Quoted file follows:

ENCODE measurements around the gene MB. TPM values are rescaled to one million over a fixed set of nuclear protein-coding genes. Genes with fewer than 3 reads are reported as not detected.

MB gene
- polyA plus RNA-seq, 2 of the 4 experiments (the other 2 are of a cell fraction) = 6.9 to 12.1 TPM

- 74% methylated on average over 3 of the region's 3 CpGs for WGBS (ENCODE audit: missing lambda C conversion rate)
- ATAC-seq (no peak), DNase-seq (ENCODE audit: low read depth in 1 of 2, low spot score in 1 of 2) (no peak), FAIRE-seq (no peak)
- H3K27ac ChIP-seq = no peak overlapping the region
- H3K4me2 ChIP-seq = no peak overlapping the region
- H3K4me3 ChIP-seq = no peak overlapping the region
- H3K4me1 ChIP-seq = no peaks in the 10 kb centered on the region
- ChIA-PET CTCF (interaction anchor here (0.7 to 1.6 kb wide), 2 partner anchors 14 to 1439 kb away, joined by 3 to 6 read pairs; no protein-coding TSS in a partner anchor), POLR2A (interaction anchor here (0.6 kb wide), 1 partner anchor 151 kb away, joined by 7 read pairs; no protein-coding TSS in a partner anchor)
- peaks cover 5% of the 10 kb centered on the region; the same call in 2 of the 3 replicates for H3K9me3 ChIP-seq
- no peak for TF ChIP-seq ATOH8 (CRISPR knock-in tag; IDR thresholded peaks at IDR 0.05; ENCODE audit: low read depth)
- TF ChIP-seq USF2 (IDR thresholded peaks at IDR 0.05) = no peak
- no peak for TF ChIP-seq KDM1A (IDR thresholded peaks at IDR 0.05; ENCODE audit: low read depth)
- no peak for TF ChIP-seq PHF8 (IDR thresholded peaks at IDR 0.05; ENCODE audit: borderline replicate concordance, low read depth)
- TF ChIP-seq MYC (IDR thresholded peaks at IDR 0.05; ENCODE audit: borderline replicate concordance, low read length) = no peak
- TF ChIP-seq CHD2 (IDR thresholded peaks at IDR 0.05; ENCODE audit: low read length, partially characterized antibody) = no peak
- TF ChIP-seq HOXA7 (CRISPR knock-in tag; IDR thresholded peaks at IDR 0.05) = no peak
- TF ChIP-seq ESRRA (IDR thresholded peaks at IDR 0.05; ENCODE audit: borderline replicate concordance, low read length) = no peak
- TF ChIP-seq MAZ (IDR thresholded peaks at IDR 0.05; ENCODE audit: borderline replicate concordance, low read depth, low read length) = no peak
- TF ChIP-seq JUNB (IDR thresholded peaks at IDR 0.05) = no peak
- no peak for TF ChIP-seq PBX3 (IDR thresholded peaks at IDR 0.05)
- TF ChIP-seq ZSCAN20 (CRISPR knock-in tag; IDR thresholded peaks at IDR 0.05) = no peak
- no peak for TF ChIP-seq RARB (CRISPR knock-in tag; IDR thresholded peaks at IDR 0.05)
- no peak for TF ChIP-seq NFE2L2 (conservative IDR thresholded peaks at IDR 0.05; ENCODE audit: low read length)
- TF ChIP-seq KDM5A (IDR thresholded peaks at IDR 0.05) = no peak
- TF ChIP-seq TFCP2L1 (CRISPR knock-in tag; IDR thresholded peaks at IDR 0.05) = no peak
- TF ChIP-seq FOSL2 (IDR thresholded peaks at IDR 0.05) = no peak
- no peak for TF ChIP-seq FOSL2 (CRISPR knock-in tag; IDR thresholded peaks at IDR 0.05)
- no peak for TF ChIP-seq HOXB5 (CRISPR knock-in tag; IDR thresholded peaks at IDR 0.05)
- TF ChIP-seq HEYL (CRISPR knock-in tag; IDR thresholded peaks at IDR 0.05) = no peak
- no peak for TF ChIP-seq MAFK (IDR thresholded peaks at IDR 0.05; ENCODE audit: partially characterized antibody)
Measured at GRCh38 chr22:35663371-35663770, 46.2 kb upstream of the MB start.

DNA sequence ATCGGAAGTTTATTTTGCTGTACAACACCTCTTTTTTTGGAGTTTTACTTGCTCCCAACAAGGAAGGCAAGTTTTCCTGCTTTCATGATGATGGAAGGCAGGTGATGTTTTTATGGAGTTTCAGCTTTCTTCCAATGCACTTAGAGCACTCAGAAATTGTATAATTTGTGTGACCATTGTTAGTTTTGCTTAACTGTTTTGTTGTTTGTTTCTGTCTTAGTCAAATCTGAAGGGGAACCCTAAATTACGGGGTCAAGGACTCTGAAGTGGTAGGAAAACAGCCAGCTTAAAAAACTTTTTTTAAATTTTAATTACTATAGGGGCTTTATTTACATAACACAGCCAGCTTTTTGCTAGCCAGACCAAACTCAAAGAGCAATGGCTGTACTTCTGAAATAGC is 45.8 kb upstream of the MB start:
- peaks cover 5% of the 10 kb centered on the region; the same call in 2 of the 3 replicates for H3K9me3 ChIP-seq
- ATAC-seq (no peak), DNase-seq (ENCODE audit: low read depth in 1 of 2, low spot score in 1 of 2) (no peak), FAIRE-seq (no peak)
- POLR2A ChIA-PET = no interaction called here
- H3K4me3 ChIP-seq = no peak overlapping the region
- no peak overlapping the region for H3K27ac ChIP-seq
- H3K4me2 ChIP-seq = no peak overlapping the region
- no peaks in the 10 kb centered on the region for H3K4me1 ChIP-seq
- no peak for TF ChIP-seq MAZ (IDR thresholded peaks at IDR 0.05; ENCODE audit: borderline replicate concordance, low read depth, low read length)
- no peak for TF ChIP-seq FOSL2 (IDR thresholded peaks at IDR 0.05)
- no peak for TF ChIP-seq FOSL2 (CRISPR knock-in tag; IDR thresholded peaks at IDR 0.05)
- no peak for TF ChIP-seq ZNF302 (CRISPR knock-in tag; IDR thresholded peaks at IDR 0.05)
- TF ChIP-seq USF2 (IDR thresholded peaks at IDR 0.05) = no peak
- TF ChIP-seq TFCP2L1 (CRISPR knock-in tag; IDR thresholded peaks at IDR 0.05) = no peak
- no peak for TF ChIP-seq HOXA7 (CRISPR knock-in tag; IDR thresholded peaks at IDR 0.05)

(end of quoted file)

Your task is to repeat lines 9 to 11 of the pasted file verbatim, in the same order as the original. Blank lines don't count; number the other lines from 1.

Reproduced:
- H3K4me1 ChIP-seq = no peaks in the 10 kb centered on the region
- ChIA-PET CTCF (interaction anchor here (0.7 to 1.6 kb wide), 2 partner anchors 14 to 1439 kb away, joined by 3 to 6 read pairs; no protein-coding TSS in a partner anchor), POLR2A (interaction anchor here (0.6 kb wide), 1 partner anchor 151 kb away, joined by 7 read pairs; no protein-coding TSS in a partner anchor)
- peaks cover 5% of the 10 kb centered on the region; the same call in 2 of the 3 replicates for H3K9me3 ChIP-seq